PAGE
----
Self-checkout – a poem by Karen Bjork Kubin


Turns out you can leave pretty much anything behind,
even the things you’d never forget,
even the highlights, like
that plastic tub of divinity
you found at the back of the shelf—
the last one.
That, too, can be left at checkout.

Or maybe you left it in the makeup aisle
while pondering the many ways
you could offer yourself, shining,
to the world,
or else in produce,
while you inspected
that bag of mandarin oranges,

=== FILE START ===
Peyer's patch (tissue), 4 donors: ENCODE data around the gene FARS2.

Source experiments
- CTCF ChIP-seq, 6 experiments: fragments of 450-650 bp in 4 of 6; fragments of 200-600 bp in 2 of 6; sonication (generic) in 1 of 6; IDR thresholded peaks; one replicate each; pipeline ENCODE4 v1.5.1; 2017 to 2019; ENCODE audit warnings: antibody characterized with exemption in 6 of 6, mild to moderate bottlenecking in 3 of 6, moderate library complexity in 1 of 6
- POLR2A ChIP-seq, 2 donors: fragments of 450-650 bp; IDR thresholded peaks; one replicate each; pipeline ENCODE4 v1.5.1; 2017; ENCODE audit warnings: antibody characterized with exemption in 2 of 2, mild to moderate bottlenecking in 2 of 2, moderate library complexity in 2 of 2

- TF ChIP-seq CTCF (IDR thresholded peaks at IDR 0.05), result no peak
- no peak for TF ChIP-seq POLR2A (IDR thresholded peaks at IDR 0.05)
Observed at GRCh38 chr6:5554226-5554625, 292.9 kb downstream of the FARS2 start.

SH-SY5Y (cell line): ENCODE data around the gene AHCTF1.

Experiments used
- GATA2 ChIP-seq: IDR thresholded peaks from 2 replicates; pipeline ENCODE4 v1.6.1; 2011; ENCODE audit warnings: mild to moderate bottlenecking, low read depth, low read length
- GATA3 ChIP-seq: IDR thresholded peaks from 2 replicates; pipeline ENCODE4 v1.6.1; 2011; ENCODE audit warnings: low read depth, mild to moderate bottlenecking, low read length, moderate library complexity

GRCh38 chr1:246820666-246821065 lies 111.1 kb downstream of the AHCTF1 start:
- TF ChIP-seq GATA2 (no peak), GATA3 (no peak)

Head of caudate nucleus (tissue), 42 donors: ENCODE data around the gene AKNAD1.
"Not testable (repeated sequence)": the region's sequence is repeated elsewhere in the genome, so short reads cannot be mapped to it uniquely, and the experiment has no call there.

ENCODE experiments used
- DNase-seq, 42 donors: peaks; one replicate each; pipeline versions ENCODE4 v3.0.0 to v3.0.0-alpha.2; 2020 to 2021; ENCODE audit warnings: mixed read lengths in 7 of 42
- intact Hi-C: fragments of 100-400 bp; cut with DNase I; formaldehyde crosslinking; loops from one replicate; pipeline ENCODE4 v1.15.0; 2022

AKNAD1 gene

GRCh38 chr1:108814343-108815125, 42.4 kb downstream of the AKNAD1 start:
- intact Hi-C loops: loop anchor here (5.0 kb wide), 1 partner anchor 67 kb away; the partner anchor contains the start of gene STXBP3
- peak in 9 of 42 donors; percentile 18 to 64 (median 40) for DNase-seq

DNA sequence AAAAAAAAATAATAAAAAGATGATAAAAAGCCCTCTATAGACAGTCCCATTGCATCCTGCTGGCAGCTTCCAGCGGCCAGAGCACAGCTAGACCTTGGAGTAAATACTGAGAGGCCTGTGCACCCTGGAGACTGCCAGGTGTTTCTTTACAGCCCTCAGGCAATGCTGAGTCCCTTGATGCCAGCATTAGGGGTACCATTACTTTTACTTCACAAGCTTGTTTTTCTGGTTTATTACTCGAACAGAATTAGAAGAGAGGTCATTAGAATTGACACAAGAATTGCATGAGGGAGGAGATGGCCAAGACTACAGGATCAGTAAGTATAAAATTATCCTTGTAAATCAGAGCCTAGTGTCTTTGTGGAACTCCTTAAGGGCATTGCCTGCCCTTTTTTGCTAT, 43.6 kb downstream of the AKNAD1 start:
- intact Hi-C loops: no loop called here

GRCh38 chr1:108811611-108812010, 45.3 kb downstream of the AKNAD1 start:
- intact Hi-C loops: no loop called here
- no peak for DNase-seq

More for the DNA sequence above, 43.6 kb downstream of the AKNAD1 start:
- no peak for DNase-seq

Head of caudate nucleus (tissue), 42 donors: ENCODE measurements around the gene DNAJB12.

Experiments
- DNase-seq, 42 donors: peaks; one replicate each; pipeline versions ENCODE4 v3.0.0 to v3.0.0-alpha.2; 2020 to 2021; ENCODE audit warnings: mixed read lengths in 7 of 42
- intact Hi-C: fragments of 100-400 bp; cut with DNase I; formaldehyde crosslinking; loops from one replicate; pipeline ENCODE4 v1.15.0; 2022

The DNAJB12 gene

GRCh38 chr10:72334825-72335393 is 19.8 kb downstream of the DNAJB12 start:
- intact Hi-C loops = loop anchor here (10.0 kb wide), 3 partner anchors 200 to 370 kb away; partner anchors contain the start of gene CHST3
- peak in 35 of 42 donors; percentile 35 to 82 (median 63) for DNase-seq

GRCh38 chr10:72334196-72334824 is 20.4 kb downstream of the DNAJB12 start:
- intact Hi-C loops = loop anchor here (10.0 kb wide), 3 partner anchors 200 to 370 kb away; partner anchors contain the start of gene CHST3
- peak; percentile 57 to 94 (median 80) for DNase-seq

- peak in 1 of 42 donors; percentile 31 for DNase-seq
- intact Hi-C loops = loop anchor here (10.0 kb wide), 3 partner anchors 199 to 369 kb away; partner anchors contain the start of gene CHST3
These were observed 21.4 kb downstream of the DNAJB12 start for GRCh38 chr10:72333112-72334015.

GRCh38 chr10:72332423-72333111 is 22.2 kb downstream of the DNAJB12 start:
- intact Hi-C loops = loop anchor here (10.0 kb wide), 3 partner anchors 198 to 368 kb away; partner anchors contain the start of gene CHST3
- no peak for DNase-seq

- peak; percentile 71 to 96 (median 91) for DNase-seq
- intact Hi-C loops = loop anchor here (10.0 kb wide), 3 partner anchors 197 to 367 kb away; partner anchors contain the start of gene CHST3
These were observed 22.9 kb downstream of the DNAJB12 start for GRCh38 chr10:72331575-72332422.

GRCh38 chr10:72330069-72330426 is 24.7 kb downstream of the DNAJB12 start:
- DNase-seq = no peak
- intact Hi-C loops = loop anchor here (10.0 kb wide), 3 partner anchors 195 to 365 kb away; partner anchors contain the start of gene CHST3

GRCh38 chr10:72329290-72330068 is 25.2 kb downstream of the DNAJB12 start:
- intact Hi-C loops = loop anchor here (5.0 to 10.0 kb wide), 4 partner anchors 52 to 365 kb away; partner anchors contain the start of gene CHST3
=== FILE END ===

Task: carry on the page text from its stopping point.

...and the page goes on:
trying to determine their real color
underneath the bright netting.
Maybe you forgot it
while picking up print cartridges,
cursing the way they set words into the world
so stingily,
and with utter carelessness.

More likely, though,
you paid for your divinity in full,
bagged it neatly
with your own two hands
and then set it down, distracted,
forgetful of the sweetness


A violinist by training, Karen Bjork Kubin has been exploring the tensions and connections between music and language for as long as she can remember. Her poems and essays have appeared or are forthcoming in Spillway, Whale Road Review, Rock & Sling, Ruminate, Relief, and How to Pack for Church Camp, among other publications.

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